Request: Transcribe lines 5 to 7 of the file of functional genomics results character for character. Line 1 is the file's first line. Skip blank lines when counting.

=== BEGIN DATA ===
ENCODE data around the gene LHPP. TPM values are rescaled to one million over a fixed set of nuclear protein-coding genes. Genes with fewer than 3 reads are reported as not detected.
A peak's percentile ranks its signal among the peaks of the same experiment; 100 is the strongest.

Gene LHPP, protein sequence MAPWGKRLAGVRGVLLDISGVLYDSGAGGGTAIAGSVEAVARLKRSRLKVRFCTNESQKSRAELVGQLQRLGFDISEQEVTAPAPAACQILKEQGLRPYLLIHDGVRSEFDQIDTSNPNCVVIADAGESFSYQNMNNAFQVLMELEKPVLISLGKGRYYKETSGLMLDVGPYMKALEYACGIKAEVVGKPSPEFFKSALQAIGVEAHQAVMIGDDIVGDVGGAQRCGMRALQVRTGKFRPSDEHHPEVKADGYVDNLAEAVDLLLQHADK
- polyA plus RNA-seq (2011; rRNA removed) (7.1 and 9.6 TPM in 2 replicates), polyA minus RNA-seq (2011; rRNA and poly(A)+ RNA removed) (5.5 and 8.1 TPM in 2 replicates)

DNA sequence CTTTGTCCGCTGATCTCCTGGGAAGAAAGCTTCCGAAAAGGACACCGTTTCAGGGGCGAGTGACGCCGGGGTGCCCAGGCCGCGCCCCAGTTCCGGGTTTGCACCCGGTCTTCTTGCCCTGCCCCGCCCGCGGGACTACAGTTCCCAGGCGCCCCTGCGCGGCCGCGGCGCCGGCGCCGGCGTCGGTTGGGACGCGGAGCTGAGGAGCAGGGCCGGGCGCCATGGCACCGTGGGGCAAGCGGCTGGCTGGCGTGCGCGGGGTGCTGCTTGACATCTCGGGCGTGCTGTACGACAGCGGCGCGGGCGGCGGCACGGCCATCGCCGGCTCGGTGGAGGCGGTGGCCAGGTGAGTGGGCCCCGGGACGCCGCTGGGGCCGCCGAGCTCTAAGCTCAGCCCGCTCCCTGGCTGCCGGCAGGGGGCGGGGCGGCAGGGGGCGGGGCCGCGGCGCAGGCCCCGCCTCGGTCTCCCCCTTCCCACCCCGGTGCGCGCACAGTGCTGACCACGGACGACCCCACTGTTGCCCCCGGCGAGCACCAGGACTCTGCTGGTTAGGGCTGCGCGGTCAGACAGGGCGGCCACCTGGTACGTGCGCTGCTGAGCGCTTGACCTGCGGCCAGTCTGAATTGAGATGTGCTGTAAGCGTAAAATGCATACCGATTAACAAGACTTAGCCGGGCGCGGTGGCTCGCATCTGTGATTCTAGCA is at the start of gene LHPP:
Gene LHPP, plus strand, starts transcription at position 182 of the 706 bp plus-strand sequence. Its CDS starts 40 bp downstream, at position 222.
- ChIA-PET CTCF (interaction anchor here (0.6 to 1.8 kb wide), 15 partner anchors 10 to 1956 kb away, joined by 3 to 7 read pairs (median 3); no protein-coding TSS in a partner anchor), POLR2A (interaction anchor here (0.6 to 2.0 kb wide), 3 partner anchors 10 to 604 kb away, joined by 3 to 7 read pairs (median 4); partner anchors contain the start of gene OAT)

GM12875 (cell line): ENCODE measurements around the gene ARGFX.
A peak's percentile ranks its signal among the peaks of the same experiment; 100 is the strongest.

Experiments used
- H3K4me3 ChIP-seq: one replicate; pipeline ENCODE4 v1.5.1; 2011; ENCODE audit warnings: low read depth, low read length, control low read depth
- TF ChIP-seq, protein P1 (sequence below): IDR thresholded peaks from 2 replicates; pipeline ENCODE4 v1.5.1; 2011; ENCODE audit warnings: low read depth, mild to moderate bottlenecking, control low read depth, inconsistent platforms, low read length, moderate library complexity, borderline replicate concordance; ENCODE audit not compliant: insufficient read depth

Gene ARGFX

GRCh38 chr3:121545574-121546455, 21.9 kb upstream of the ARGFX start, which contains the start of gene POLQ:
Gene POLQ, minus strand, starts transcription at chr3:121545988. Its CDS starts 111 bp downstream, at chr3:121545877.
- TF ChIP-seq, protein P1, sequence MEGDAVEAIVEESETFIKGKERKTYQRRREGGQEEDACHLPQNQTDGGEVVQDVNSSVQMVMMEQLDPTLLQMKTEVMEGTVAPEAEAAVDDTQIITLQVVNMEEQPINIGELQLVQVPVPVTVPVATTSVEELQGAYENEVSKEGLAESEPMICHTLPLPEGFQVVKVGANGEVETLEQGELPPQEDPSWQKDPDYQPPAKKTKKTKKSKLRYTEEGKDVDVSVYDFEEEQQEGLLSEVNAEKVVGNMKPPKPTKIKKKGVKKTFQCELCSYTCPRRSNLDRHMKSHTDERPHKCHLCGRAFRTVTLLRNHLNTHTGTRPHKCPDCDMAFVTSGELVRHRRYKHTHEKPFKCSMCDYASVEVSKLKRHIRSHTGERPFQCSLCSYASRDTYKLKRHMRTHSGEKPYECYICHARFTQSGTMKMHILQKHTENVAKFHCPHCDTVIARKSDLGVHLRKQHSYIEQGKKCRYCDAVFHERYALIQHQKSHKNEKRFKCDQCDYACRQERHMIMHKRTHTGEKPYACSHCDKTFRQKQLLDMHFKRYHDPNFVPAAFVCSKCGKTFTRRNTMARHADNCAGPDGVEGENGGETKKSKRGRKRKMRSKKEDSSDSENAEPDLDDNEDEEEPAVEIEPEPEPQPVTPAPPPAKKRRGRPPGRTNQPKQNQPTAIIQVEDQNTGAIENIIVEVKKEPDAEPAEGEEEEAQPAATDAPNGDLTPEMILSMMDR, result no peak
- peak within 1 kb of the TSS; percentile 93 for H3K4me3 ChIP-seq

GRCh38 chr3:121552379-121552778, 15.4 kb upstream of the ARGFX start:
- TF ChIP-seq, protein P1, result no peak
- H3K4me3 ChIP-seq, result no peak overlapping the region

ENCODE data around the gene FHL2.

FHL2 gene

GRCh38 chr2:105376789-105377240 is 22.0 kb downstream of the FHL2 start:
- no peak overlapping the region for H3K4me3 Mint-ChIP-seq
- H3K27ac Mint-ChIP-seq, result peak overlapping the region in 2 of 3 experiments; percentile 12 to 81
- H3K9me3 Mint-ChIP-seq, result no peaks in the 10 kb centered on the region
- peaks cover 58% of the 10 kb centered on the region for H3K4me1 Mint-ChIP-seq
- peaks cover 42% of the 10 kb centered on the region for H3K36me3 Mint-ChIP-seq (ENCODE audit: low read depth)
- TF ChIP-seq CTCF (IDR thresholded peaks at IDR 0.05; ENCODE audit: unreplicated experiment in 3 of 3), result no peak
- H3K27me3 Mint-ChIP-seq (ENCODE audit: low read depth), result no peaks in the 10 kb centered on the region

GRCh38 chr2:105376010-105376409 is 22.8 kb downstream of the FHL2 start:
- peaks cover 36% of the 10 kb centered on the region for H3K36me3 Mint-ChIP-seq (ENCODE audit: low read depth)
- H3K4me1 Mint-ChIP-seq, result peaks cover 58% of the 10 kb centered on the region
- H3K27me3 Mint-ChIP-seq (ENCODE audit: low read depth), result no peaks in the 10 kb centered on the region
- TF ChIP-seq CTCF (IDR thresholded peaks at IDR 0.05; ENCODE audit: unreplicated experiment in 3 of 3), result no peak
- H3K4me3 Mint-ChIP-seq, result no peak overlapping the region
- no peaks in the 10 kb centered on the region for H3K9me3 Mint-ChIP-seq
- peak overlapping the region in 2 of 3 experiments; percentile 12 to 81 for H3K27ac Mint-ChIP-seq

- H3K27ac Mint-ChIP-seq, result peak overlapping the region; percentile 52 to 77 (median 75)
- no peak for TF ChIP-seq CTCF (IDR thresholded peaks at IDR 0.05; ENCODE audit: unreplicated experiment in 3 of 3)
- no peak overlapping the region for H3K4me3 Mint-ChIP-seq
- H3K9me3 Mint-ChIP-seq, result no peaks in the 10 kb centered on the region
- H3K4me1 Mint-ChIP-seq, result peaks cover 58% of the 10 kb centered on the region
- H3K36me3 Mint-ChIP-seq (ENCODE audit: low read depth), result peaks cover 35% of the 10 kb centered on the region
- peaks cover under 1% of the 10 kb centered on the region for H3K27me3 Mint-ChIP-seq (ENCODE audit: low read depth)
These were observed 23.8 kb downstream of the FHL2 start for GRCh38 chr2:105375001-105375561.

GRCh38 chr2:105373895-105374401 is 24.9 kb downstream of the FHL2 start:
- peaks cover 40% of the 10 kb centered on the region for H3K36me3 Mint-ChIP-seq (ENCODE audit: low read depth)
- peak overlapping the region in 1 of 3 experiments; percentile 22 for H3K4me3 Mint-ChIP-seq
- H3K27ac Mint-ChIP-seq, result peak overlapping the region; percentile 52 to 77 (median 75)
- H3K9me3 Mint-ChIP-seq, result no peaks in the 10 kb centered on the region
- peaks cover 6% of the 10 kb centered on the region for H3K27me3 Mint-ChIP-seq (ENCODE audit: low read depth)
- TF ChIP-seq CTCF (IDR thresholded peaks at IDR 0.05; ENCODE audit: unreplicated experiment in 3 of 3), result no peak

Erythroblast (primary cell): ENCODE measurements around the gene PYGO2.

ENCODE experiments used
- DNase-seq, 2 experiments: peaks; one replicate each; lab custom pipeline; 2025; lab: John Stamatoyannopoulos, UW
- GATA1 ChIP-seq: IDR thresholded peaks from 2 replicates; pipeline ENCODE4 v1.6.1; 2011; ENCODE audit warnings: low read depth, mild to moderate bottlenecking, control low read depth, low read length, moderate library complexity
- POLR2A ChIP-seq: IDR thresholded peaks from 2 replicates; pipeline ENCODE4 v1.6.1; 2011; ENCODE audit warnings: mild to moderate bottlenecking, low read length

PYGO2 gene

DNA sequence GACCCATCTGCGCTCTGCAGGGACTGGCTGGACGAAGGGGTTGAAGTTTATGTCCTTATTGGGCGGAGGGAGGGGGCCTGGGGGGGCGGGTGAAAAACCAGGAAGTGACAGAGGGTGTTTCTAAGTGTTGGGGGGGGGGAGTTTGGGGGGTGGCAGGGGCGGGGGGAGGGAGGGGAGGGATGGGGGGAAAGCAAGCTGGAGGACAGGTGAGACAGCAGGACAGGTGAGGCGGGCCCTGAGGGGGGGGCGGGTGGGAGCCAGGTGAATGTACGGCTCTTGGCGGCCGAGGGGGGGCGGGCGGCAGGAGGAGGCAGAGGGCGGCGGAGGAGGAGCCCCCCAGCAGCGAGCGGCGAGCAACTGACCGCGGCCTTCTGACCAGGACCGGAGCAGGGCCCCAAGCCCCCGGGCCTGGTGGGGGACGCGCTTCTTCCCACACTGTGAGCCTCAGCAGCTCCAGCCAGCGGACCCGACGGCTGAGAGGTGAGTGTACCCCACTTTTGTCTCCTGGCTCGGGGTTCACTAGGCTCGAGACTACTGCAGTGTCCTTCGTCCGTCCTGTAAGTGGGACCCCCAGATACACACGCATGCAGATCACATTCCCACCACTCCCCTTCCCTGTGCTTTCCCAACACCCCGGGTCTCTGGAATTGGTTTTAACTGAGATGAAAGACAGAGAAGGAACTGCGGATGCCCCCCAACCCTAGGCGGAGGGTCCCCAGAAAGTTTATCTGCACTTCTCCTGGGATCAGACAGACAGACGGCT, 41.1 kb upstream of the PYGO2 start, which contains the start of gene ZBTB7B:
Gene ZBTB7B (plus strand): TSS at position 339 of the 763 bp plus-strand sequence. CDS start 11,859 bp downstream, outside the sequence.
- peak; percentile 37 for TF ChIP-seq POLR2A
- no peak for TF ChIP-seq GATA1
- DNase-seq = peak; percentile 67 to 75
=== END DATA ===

DNA sequence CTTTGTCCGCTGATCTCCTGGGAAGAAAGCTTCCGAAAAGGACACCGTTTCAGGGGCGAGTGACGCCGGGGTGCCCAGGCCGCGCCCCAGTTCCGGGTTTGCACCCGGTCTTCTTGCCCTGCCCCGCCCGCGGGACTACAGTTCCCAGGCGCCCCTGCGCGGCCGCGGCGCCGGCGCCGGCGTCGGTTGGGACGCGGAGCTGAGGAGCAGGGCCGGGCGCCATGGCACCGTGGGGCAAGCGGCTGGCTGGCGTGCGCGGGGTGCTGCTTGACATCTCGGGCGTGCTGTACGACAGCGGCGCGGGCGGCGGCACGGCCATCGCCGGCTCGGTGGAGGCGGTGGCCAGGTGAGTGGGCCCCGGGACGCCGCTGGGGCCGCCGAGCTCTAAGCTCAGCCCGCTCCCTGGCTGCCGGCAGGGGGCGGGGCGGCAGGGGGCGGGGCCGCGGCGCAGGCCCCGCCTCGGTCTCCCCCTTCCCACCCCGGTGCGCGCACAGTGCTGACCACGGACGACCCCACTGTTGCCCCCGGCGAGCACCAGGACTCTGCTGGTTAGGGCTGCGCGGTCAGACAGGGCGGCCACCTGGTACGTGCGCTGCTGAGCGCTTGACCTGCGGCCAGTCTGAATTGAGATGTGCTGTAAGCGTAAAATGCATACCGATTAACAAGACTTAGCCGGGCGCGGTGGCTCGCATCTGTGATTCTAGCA is at the start of gene LHPP:
Gene LHPP, plus strand, starts transcription at position 182 of the 706 bp plus-strand sequence. Its CDS starts 40 bp downstream, at position 222.
- ChIA-PET CTCF (interaction anchor here (0.6 to 1.8 kb wide), 15 partner anchors 10 to 1956 kb away, joined by 3 to 7 read pairs (median 3); no protein-coding TSS in a partner anchor), POLR2A (interaction anchor here (0.6 to 2.0 kb wide), 3 partner anchors 10 to 604 kb away, joined by 3 to 7 read pairs (median 4); partner anchors contain the start of gene OAT)